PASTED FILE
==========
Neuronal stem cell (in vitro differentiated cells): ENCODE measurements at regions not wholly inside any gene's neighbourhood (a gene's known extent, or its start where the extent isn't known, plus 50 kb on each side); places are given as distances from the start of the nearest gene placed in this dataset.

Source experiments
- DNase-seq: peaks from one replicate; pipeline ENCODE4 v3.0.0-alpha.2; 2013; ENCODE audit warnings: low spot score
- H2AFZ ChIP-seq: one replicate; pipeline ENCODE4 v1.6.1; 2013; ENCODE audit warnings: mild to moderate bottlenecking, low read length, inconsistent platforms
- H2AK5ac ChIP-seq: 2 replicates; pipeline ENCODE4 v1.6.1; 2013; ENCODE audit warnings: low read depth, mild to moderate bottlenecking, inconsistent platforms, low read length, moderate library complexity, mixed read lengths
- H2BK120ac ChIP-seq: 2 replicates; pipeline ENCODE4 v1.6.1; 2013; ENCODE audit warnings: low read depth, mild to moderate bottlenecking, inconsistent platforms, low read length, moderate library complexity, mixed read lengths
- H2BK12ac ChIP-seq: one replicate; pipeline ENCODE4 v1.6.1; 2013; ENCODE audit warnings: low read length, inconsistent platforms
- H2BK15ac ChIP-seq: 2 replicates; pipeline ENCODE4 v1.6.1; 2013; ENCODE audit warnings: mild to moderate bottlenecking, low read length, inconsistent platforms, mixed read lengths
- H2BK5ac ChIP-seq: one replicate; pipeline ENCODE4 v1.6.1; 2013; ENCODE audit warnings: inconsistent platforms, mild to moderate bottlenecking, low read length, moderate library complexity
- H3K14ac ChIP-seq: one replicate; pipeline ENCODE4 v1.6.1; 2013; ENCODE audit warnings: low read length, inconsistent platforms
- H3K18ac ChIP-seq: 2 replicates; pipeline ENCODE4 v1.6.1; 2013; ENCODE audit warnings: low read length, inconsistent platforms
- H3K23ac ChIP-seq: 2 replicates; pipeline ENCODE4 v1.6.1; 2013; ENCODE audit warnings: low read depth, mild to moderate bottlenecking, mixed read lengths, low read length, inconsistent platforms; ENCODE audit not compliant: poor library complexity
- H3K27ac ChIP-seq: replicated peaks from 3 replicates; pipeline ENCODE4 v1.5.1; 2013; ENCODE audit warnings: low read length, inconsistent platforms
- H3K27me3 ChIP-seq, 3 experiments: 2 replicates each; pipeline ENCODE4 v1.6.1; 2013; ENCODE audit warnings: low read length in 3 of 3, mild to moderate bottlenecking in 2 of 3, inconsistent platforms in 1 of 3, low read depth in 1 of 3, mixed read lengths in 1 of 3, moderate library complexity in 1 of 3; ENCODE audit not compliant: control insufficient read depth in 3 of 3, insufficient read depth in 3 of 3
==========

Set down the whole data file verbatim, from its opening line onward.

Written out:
Neuronal stem cell (in vitro differentiated cells): ENCODE measurements at regions not wholly inside any gene's neighbourhood (a gene's known extent, or its start where the extent isn't known, plus 50 kb on each side); places are given as distances from the start of the nearest gene placed in this dataset.

Source experiments
- DNase-seq: peaks from one replicate; pipeline ENCODE4 v3.0.0-alpha.2; 2013; ENCODE audit warnings: low spot score
- H2AFZ ChIP-seq: one replicate; pipeline ENCODE4 v1.6.1; 2013; ENCODE audit warnings: mild to moderate bottlenecking, low read length, inconsistent platforms
- H2AK5ac ChIP-seq: 2 replicates; pipeline ENCODE4 v1.6.1; 2013; ENCODE audit warnings: low read depth, mild to moderate bottlenecking, inconsistent platforms, low read length, moderate library complexity, mixed read lengths
- H2BK120ac ChIP-seq: 2 replicates; pipeline ENCODE4 v1.6.1; 2013; ENCODE audit warnings: low read depth, mild to moderate bottlenecking, inconsistent platforms, low read length, moderate library complexity, mixed read lengths
- H2BK12ac ChIP-seq: one replicate; pipeline ENCODE4 v1.6.1; 2013; ENCODE audit warnings: low read length, inconsistent platforms
- H2BK15ac ChIP-seq: 2 replicates; pipeline ENCODE4 v1.6.1; 2013; ENCODE audit warnings: mild to moderate bottlenecking, low read length, inconsistent platforms, mixed read lengths
- H2BK5ac ChIP-seq: one replicate; pipeline ENCODE4 v1.6.1; 2013; ENCODE audit warnings: inconsistent platforms, mild to moderate bottlenecking, low read length, moderate library complexity
- H3K14ac ChIP-seq: one replicate; pipeline ENCODE4 v1.6.1; 2013; ENCODE audit warnings: low read length, inconsistent platforms
- H3K18ac ChIP-seq: 2 replicates; pipeline ENCODE4 v1.6.1; 2013; ENCODE audit warnings: low read length, inconsistent platforms
- H3K23ac ChIP-seq: 2 replicates; pipeline ENCODE4 v1.6.1; 2013; ENCODE audit warnings: low read depth, mild to moderate bottlenecking, mixed read lengths, low read length, inconsistent platforms; ENCODE audit not compliant: poor library complexity
- H3K27ac ChIP-seq: replicated peaks from 3 replicates; pipeline ENCODE4 v1.5.1; 2013; ENCODE audit warnings: low read length, inconsistent platforms
- H3K27me3 ChIP-seq, 3 experiments: 2 replicates each; pipeline ENCODE4 v1.6.1; 2013; ENCODE audit warnings: low read length in 3 of 3, mild to moderate bottlenecking in 2 of 3, inconsistent platforms in 1 of 3, low read depth in 1 of 3, mixed read lengths in 1 of 3, moderate library complexity in 1 of 3; ENCODE audit not compliant: control insufficient read depth in 3 of 3, insufficient read depth in 3 of 3